Life

Age Is No Longer Relevant, According to Study

It’s young people in their 20s who fear death the most.
IMAGE PIXABAY/UNSPLASH
Comments

In a McCann WorldGroup Research that surveyed 28,000 people across 36 countries, it was revealed that age has become literally just a number, and less a predictor of health and lifestyle. The results of the study have a lot of implications.

Aging is no longer a controversial topic, but a conversational one.

People used to be offended when younger individuals would ask for their age. That is because aging used to be a controversial, taboo topic that many people used to be in denial of. Now, aging is simply a conversational topic.

People in their 70s believe you’re never too old to casually date while it’s young people in their 20s who fear death the most. 

According to the research, age has become just a number. In the past, age was used as an accurate predictor of style and health. That is no longer reliable today. The subject of “aging” itself, traditionally viewed as a conversational topic primarily relevant to the 65+ audience, is one where age-based assumptions don’t hold.

 Death feels like the end of everything good in life when they’re just getting started. 

One of the key takeaways in the study is that across the age spectrum, people are no longer adhering to the expectations traditionally associated with their life stage. In fact, two-thirds of people in their 70s believe you’re never too old to casually date while it’s young people in their 20s who fear death the most.

ADVERTISEMENT - CONTINUE READING BELOW
CONTINUE READING BELOW
Recommended Videos

In the Philippines, 63 percent of respondents aged 20+ or those belonging to Generation Z fear death more than the global average of 57 percent. According to them, death feels like the end of everything good in life when they’re just getting started. 

Brands should address the new form of ageism.

“We’re at a pivotal moment in human history, where traditional age norms are being challenged across every age group,” said Suzanne Powers, global chief strategy officer, McCann Worldgroup. “It’s time to rethink the playbook with regards to the way brands approach age across the spectrum—not just when it comes to marketing to ‘seniors’—so they can play a more meaningful role in people’s lives at every life stage.”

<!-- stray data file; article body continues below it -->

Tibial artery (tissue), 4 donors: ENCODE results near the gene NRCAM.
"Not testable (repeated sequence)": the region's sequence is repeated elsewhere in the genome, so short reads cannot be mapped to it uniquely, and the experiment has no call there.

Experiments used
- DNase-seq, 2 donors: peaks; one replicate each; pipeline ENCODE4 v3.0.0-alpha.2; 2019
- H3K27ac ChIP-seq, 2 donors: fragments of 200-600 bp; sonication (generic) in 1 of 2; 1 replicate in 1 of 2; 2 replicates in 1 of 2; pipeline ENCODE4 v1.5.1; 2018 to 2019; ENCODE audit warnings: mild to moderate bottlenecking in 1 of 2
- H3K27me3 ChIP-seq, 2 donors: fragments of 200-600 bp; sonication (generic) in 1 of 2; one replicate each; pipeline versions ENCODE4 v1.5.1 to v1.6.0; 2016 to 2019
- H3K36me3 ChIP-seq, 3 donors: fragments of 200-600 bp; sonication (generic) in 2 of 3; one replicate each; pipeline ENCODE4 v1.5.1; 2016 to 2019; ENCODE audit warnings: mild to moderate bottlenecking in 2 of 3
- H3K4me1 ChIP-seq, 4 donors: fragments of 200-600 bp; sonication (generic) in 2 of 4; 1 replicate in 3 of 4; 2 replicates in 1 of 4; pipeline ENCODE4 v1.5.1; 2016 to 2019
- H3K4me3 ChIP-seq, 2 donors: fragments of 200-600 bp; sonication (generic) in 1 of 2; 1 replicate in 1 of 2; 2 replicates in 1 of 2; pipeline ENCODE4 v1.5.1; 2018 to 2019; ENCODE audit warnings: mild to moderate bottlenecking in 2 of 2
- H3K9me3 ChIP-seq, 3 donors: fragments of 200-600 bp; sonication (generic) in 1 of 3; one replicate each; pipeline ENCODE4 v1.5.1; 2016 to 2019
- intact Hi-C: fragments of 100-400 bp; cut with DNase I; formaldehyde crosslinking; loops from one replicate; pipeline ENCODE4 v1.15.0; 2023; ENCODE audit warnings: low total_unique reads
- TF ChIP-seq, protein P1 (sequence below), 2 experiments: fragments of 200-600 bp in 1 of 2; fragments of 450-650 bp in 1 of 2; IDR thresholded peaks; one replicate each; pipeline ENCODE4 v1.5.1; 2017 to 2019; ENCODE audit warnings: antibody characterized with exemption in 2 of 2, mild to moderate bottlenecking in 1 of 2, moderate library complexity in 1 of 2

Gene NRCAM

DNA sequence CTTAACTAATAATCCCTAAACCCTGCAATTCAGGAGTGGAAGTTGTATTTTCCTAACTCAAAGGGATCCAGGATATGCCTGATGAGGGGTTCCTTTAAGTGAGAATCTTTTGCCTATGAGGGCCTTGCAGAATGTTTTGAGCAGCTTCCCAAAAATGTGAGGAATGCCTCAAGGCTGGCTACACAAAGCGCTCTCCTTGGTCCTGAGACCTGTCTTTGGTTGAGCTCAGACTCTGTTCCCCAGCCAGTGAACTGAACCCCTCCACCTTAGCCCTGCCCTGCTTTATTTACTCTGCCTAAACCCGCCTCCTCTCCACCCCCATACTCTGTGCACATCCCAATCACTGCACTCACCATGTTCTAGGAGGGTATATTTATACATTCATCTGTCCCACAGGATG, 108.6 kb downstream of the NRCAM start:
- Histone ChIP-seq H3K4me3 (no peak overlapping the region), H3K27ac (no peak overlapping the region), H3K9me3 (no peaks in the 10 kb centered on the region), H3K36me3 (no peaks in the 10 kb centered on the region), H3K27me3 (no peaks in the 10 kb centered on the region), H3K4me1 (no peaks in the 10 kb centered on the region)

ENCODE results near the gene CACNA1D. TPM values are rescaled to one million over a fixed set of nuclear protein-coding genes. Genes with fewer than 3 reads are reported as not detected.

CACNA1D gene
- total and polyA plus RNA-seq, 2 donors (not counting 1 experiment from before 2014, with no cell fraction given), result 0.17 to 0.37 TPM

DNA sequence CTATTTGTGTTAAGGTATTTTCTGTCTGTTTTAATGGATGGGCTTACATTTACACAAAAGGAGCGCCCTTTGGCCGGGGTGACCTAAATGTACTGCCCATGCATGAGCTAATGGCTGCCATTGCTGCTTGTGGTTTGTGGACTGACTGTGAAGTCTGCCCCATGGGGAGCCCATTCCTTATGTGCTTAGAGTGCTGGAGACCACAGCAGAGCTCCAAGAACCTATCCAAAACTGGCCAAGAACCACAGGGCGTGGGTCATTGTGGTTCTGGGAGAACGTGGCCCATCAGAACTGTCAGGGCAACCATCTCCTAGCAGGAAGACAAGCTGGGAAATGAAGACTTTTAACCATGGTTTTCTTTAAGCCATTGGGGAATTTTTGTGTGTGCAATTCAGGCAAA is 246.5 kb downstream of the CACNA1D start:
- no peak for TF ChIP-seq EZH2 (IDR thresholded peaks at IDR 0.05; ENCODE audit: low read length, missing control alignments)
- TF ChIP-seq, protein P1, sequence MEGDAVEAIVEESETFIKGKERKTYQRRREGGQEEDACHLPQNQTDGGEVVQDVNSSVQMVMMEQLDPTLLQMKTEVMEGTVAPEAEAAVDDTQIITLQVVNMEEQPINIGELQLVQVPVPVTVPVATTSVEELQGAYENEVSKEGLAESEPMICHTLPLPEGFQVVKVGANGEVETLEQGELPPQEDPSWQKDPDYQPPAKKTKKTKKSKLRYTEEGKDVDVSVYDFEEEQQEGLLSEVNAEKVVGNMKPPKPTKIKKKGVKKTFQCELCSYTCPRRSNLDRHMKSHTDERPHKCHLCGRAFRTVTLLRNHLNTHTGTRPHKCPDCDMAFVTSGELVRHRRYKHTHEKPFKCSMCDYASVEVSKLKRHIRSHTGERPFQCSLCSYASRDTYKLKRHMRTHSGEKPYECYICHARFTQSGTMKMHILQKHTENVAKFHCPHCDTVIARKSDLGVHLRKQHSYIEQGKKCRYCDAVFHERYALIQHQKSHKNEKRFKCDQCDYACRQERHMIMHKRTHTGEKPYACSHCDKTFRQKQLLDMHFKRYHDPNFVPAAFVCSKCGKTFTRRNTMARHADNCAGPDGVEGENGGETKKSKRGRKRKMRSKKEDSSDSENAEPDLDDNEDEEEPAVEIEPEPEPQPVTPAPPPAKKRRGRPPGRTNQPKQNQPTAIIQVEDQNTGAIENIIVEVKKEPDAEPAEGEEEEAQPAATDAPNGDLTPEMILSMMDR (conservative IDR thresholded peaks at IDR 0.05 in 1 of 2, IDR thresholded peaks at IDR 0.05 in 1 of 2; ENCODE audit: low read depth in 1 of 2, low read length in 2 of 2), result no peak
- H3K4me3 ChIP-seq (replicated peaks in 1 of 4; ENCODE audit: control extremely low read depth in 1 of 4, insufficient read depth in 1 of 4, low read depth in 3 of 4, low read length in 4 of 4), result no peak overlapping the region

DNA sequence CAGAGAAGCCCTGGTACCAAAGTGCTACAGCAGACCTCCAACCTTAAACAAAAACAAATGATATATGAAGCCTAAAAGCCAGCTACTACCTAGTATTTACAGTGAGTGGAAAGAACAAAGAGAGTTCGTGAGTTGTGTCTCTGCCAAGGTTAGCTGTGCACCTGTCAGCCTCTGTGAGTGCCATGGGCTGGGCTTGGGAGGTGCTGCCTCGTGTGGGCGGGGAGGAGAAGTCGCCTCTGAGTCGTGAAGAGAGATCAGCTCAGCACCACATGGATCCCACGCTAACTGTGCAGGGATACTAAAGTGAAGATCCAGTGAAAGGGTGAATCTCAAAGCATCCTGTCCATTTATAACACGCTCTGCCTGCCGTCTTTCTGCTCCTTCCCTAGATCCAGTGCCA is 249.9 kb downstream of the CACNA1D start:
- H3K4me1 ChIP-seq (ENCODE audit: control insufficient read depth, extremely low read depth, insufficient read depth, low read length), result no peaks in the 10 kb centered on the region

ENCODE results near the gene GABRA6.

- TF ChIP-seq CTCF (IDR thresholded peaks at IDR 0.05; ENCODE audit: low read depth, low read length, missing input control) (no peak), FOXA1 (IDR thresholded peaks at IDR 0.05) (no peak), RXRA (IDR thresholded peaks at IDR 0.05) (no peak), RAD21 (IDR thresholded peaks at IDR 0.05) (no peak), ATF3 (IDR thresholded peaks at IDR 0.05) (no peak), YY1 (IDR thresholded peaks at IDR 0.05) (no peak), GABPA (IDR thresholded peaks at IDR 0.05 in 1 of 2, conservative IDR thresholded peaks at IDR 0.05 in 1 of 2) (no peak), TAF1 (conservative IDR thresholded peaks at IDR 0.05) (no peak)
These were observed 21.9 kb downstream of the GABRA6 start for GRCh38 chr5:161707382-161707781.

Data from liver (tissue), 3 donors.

"This piece of research revealed that brands in any category can play a role in helping people age well. While there is some truth behind age stereotypes, this study shows that bigger opportunities await brands that choose to see people beyond the number," shared Earl Javier, strategy director of McCann Worldgroup Philippines. To help guide marketers as they rethink age-led demographics, McCann introduced a new Age Marketing Playbook based on the following four principles:

ADVERTISEMENT - CONTINUE READING BELOW

1| Start young

Surprisingly, the study found that people who most feared death were in their 20s, and people who worried least about aging were in their 70s. Smart brands will find ways of reframing the age conversation much earlier.

2| Celebrate the gains

In the second half of life, much of the aging narrative is oriented around loss, yet our data suggests there is much to gain and celebrate. Brands have the opportunity to rewrite the narrative by developing new language and imagery to connect, not just with the aging population, but with people of all age groups.

3| Go beyond the number

Age is becoming a less useful predictor of behaviors and attitudes so the traditional approach to targeting and segmentation must be reimagined. Brands need to view their own consumer segmentation in new ways to ensure that they are consistently going beyond the number.

4| Promote intergenerational connections

Overall, there is one consistent theme that transcends markets when it comes to aging well; spending time with people of different ages. The data shows that the old consistently misunderstand the young and vice versa. There is a rich opportunity for brands to drive a dialogue between the generations and co-create an age-positive future.

ADVERTISEMENT - CONTINUE READING BELOW
Comments
View More Articles About:
About The Author
Mario Alvaro Limos
Features Editor, Esquire Philippines
View Other Articles From Mario
Comments
Connect With Us